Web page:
Rethinking Product Liability Rules for Online Marketplaces: A Comparative Perspective
45 Pages Posted: 2 Aug 2021
Date Written: July 31, 2021
Over the past decade, the rise of online marketplaces such as Amazon.com has profoundly changed the retail landscape. The current pandemic has further accelerated consumers’ shift towards online buying in general and online marketplaces in particular. As a result, traditional distribution chains have been replaced by a market structure dominated by digital intermediaries. While this development has increased consumer choice, it has also enabled the influx of unsafe and defective products to US and EU consumer retail markets. It is a matter of controversy whether and how product liability rules, which have been designed for the traditional distribution chain model, can be applied to online intermediaries. Against this background, this Article explores how courts and lawmakers on both sides of the Atlantic are trying to adjust the existing product liability framework to the new reality of the platform economy.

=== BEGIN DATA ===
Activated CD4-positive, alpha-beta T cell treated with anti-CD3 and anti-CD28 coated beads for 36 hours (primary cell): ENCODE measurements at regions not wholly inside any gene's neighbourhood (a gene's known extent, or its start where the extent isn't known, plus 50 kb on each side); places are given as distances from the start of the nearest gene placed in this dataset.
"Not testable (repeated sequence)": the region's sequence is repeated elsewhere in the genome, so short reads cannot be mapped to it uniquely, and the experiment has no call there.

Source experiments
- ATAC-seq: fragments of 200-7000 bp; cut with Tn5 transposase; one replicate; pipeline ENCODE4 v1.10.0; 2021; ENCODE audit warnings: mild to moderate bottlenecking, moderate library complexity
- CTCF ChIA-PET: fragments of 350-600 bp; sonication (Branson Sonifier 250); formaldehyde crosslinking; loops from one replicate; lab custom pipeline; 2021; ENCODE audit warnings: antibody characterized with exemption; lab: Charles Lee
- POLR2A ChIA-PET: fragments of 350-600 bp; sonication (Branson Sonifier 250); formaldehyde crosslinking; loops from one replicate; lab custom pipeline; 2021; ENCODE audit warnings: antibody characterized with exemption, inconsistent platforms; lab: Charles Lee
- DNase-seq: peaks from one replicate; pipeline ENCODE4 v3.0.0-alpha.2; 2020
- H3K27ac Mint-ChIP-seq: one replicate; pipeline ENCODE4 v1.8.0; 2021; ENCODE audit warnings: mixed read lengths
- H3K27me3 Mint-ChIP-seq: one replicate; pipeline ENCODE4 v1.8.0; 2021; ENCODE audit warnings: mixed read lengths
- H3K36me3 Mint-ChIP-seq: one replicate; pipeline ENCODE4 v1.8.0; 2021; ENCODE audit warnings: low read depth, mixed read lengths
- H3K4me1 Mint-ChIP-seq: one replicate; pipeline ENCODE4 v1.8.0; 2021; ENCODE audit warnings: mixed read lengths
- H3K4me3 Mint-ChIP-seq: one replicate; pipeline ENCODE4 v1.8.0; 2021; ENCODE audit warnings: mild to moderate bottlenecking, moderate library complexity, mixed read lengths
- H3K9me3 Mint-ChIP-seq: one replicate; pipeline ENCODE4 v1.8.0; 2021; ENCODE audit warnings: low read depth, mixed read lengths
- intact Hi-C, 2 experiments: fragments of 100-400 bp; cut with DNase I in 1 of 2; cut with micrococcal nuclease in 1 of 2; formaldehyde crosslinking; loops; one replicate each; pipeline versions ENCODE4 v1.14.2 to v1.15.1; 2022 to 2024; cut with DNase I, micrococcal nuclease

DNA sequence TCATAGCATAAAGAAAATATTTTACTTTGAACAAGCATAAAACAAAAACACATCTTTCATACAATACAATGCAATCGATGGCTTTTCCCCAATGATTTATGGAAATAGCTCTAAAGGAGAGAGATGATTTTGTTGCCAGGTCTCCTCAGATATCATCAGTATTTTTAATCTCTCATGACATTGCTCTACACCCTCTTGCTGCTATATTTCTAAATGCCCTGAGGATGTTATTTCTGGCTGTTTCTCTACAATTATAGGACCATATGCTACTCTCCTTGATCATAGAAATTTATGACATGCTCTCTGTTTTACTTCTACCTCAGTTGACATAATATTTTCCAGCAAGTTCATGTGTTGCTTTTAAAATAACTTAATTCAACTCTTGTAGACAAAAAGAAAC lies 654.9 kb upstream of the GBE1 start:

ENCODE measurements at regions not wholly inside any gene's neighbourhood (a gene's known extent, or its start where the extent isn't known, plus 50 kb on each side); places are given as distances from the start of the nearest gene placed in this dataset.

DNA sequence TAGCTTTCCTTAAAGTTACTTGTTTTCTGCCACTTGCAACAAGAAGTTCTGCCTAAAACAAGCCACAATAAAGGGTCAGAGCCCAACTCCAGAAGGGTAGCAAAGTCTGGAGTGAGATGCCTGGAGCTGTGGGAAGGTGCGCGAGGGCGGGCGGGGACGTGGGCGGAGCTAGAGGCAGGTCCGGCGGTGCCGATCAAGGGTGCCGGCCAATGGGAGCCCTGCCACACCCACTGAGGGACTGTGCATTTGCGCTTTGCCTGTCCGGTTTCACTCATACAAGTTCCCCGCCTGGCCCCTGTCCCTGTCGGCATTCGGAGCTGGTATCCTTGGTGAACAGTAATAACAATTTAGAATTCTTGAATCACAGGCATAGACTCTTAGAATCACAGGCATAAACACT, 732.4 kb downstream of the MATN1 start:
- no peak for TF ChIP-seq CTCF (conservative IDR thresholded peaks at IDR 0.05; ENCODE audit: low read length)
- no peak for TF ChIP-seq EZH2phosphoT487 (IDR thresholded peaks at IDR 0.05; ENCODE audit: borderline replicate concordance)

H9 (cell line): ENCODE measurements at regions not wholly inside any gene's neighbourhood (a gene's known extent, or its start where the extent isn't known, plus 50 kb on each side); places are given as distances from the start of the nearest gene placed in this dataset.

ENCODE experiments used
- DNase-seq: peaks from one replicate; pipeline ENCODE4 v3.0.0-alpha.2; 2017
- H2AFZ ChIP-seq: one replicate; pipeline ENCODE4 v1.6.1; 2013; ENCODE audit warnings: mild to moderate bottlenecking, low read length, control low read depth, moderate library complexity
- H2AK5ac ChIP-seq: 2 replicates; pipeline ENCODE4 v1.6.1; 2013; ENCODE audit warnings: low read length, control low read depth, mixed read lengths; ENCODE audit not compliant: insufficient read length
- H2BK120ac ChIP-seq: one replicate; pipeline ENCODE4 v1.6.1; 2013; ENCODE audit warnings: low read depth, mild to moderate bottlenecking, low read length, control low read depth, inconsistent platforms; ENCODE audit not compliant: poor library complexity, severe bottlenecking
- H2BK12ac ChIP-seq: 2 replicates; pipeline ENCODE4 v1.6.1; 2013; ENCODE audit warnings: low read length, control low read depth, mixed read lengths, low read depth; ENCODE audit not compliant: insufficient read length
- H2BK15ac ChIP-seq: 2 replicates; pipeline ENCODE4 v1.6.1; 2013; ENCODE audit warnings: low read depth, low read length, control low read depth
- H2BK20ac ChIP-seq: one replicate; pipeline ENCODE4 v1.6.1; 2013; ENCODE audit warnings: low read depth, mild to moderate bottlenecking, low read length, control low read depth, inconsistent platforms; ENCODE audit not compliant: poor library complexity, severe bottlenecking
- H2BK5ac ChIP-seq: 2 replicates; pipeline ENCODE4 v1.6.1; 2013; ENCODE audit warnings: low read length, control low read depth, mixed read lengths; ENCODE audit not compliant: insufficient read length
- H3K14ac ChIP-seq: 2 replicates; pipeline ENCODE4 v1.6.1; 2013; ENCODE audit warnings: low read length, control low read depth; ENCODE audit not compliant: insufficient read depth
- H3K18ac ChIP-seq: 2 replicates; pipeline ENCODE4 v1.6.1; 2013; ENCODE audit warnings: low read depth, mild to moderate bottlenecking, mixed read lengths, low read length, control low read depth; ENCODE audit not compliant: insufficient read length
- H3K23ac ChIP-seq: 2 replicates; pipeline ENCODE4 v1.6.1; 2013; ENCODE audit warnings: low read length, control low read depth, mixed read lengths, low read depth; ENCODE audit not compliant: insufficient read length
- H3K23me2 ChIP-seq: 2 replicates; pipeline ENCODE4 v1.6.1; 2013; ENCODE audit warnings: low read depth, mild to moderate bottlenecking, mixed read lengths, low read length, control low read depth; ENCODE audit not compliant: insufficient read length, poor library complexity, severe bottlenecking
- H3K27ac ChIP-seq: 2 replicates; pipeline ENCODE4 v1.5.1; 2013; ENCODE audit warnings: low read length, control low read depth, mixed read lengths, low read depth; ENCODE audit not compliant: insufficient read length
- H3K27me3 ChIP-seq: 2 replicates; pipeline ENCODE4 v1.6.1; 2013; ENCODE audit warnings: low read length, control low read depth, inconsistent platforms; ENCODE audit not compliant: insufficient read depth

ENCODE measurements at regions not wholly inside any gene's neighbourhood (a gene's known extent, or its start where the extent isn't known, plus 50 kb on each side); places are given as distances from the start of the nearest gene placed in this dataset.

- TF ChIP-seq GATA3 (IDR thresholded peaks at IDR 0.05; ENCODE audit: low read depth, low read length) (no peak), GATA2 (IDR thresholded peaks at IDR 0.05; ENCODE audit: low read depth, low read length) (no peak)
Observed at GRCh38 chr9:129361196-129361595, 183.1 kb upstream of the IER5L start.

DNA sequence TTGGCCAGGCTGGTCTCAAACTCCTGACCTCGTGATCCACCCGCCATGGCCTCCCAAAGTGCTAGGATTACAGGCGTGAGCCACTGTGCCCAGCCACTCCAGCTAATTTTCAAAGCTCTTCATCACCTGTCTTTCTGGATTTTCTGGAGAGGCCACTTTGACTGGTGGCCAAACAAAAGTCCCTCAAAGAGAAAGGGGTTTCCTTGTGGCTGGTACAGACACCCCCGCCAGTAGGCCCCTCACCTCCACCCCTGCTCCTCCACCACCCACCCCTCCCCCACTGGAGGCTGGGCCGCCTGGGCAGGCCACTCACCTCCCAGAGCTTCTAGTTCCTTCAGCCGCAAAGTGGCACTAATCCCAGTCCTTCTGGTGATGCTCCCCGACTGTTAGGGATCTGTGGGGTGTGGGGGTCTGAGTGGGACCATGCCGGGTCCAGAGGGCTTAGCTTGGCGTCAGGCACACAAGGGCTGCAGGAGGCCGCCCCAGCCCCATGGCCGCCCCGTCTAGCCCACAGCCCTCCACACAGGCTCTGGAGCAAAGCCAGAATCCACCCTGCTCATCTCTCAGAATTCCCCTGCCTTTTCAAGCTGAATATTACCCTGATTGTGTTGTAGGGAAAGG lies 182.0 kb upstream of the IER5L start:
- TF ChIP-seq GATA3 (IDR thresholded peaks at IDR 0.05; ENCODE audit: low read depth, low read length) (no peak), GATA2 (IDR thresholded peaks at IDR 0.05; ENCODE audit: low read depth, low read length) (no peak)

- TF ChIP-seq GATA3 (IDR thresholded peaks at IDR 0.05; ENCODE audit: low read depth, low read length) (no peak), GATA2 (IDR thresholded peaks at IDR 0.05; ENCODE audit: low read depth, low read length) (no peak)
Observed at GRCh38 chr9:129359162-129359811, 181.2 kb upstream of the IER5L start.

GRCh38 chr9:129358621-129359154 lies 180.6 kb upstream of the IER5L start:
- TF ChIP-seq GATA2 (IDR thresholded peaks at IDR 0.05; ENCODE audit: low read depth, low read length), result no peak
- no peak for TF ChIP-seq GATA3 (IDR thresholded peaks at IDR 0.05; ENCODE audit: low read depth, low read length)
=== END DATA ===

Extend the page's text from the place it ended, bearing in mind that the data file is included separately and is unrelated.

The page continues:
The comparative analysis shows that the regulatory strategies in Europe and the US differ considerably. While US law focusses on indirect regulation through product liability, EU law puts its emphasis on direct regulation through public enforcement of product safety rules and market surveillance by public authorities. In this regard, the proposal for a Digital Services Act, published by the European Commission in December 2020, will not bring much of a change. The Article calls for a reform of the EU Product Liability Directive that takes inspiration from recent developments in US product liability law. This could lead not only to a more balanced regulatory framework within the EU, but also to a trans-Atlantic convergence in the field of product liability. Building on the findings of the comparative analysis, the Article outlines several options for law reform and discusses how the regulatory design of product liability rules could affect the market structure and competition in the platform economy.
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